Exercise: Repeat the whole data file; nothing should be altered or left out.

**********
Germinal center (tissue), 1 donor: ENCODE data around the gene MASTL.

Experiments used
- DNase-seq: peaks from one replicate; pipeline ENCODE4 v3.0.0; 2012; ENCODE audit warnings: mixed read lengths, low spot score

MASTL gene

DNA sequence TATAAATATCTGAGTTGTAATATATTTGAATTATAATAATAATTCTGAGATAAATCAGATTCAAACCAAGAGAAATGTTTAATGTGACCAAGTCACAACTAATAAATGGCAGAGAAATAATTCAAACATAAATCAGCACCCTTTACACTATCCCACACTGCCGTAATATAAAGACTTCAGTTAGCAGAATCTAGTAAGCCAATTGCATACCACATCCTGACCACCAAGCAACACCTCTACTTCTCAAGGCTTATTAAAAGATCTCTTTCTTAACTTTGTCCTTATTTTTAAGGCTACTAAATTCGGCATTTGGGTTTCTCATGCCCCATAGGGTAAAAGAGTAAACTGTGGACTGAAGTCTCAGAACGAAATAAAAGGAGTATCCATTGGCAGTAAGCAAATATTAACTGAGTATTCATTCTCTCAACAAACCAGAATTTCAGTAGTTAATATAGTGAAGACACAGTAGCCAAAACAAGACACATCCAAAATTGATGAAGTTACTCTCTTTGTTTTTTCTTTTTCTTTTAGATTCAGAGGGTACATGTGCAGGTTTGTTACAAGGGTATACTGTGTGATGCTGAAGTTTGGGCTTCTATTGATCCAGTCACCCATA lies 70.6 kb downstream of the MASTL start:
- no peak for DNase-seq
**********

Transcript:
Germinal center (tissue), 1 donor: ENCODE data around the gene MASTL.

Experiments used
- DNase-seq: peaks from one replicate; pipeline ENCODE4 v3.0.0; 2012; ENCODE audit warnings: mixed read lengths, low spot score

MASTL gene

DNA sequence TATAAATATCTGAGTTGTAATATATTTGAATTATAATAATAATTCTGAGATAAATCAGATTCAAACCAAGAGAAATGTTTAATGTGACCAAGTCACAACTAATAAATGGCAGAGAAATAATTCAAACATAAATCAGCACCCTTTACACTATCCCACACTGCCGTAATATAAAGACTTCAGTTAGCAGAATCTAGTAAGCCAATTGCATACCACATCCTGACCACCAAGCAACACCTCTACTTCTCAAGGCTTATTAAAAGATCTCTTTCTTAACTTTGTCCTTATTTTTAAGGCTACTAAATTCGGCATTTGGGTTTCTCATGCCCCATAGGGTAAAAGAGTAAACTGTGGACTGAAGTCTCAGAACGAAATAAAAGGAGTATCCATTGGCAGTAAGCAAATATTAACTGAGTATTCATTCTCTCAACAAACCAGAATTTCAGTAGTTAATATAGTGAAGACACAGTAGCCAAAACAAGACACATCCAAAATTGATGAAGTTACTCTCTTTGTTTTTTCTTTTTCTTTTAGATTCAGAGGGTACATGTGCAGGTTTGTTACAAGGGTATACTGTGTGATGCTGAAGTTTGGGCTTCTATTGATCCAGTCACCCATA lies 70.6 kb downstream of the MASTL start:
- no peak for DNase-seq